The Great Warlock Tank Debate:
You may recall me recently mentioning the revelation that warlocks could tank in the World of Warcraft: Mists of Pandaria beta via the “glyph of demon hunting.” It caused a bigger stir than almost anything else from MoP, and warlocks everywhere dropped to their knees and thanked their dark gods that their prayers had finally been answered.
Not only did lock tanking work, it also turned out to be freakishly over-powered. Soloing Dragon Soul bosses over-powered. But hey, it’s the beta. Still plenty of time to balance.
But then, tragedy struck. After many days of rejoicing, Greg “Ghostcrawler” Street — WoW’s lead systems designer and the world’s least popular oceanographer — posted on the forums to say that warlocks are not intended to tank, and the glyph’s goal was to give them an “Oh, ****” CD in the event of tank death, similar to an arms warrior throwing on a shield and off-tanking. The fact that this almost never works has been mentioned by
a few people pretty much everyone.
The glyph has now been updated to allow for something called threatening presence, a second version of metamorphasis that gives demonology warlocks a tank toolset at the cost of DPS much like the original glyph. However, to switch from metamorphasis to TP requires leaving meta and waiting ten seconds
Threatening presence is, to put it simply, fracked up beyond all belief. Reportedly, it’s still letting people main tank, the CD makes it completely useless for the intended “clutch tank” design, and the ability to swap between DPS and tank is exactly the kind of PvP-breaking shenanigans that made them split feral druids into two specs.
I haven’t followed a beta closely before. Do they always make this little sense?
So this has sparked a massive outcry among the fans. People are arguing, begging, and pleading for the original glyph to be brought back and for warlocks to be recognized as a tanking class, complete with the ability to queue as such in the Dungeon Finder. And I must admit, they make a good case.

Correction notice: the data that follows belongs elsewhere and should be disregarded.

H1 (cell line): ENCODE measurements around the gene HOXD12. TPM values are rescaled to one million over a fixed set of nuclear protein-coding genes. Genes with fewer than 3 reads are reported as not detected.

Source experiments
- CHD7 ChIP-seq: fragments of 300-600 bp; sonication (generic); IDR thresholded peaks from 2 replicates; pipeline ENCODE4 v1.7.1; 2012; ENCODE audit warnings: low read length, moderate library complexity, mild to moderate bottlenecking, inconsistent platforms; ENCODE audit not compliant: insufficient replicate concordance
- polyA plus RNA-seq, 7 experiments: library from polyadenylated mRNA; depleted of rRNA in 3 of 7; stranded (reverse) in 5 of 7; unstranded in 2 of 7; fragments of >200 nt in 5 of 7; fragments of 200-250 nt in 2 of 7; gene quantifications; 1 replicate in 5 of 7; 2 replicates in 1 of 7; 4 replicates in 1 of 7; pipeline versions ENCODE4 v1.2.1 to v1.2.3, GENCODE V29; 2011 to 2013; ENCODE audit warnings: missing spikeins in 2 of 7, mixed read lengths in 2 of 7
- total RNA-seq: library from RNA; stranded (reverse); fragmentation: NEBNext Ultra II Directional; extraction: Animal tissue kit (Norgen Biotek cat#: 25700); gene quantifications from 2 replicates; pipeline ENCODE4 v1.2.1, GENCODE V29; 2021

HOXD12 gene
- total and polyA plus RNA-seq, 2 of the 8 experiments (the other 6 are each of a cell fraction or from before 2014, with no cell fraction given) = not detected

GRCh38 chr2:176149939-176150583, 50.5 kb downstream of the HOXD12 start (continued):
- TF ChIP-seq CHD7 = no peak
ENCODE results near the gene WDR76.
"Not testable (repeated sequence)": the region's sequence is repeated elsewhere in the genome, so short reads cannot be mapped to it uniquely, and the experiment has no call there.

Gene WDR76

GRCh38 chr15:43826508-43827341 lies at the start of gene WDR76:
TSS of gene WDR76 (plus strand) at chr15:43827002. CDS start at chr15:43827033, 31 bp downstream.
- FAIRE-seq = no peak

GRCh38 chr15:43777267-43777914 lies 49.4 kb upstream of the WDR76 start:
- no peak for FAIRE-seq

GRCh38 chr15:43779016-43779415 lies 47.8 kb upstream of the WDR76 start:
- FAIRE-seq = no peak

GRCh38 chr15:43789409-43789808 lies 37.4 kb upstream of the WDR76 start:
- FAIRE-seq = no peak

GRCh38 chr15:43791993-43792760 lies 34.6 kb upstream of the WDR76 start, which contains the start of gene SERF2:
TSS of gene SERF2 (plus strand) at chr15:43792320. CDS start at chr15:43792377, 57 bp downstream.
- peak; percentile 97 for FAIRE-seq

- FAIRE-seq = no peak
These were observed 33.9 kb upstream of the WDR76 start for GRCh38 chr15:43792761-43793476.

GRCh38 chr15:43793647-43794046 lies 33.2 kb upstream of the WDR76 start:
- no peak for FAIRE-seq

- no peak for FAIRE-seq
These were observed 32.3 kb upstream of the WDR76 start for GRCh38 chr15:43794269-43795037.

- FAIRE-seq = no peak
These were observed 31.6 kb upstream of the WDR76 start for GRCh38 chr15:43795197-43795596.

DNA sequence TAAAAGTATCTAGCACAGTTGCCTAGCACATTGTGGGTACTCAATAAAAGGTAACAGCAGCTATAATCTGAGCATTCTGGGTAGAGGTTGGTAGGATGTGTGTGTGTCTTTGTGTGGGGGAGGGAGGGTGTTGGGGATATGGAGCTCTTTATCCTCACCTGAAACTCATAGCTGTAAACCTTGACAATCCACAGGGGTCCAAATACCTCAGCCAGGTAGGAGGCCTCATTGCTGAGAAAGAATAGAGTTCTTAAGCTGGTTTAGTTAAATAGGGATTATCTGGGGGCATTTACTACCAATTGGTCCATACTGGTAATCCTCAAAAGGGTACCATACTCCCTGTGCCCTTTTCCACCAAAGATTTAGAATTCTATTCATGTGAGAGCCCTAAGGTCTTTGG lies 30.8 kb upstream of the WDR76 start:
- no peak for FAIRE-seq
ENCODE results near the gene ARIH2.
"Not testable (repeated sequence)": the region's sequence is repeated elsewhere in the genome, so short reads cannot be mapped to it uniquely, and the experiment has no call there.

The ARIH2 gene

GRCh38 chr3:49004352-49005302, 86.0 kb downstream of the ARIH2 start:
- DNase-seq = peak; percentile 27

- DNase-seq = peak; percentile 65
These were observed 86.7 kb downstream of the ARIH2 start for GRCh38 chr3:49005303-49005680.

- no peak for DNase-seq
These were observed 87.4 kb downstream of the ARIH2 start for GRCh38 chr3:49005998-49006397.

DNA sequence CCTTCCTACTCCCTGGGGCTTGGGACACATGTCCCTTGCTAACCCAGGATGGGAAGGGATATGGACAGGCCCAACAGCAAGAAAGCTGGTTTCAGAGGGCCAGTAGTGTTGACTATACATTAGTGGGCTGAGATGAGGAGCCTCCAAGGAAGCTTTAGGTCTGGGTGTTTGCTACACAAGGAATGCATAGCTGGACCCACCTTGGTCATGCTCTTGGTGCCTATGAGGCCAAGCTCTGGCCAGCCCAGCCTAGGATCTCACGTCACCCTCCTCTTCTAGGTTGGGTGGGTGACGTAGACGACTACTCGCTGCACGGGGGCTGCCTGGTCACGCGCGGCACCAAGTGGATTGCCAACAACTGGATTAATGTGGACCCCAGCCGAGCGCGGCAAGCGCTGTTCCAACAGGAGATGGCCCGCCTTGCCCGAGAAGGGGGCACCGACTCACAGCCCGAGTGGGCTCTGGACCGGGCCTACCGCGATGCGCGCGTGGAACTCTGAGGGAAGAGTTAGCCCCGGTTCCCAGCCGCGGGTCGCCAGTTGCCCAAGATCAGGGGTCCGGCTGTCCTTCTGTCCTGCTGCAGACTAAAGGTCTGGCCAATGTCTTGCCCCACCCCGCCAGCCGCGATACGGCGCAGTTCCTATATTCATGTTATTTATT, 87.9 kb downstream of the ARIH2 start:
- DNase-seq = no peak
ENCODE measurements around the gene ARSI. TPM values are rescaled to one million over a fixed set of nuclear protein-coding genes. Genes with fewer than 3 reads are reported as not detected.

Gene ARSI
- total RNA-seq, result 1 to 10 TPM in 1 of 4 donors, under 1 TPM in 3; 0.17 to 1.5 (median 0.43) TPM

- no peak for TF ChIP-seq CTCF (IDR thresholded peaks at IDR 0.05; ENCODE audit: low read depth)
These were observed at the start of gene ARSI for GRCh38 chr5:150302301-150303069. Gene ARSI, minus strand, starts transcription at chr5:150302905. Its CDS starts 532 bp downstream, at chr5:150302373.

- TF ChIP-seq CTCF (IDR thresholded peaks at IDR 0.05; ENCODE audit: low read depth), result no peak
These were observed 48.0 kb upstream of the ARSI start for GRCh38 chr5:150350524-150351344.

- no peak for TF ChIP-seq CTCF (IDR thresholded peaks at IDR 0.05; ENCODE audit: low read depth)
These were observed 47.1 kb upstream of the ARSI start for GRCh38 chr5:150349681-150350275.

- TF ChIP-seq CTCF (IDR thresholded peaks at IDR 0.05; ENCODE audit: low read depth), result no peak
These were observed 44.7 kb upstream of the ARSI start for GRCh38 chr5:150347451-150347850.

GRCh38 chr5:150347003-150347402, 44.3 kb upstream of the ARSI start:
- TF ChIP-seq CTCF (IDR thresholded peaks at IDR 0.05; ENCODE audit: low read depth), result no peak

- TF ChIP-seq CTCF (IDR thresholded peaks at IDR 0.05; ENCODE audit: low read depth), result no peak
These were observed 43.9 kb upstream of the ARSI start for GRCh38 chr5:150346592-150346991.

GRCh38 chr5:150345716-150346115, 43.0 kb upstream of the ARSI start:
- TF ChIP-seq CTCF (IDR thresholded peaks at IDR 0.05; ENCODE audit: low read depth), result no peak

Let’s break it down:
-Warlock tanks work. Most of the changes needed to make them viable have already been done. The guy who soloed Morchok proved that pretty well.
-Warlocks have always been the most tank-like caster and have been used as tanks in encounters with unusual mechanics, such as the Blood Council in Icecrown Citadel, for years. They even had a taunt and some other basic tanking tools back in Wrath.
-One of Ghostrawler’s concerns is that he feels tank specs should have to use different gear from a DPS spec of the same class. But aside from the whole “bear druids say hi” argument, this can be easily fixed. Make the glyph convert spirit to dodge, and we’re golden.
-Warlock tanks are based entirely on mitigation, which is over-powered compared to other tanks. A simple solution is to nerf their mitigation and add an avoidance mechanic, like the aforementioned spirit = dodge.
-The current design of threatening presence will likely be extremely over-powered in PvP. The original glyph design would not be, because it forces someone to choose between DPS and tank before battle begins.
-Although exact numbers cannot be proven, it seems like most warlocks want the option to tank.
I think warlocks should be allowed to tank. But not for the same reasons as most. Tanking is not my favourite thing, and I’m lukewarm on the idea of tanking on my warlock.
But as someone with a passion for game design, I love the idea of a glyph to change roles. Aside from the fact that it’s a hell of a lot more interesting than the dull passive bonuses glyphs usually provide, this could be the ultimate solution to the pure versus hybrid debate.
You see, once upon a time, there was something called the “hybrid tax.” Classes with multiple roles were much less effective in those roles. But this mostly meant that hybrids were just brought along for buffs or gimmick fights and otherwise ignored, so Blizzard eventually made them as viable as pure classes.
But now we have a problem. Hybrids are much more versatile than pures, and lose nothing for being versatile, so what’s the advantage to being a pure? There isn’t one. A warlock is just a shadow priest who can’t heal, and a rogue is just a monk who can’t tank or heal.
Two ideas are usually offered to solve this: fourth specs for all classes to add extra roles, or converting current pure specs to new roles. But the first is an insane design commitment — akin to making several new classes at once — and the second will just piss off people who play those specs now. I know I’d lose it if they went through with the idea of making combat rogues tanks.
The glyph offers a much more elegant solution. Warlocks could tank without losing a current spec or requiring entirely new abilities, flavour, and lore for a fourth spec. And if it works for them, it could work for other classes. The possibilities of glyphs like these are nearly endless: combat tanks, fire healers, shockadins, blood DPS, holy priest DPS, shaman tanks…
That’s why I want the original glyph of demon hunting back. It’s a beautifully elegant design with the potential to revolutionize the game.
I have a much higher opinion of Ghostcrawler than most, but I think he dropped the ball here. Let the warlock experiment proceed, Greg. There’s so much to gain and so little to lose.
Edit: Oh, and I realize what the date is, but this isn’t an April Fools gag. Zergling Teaches Spelling is an April Fools gag.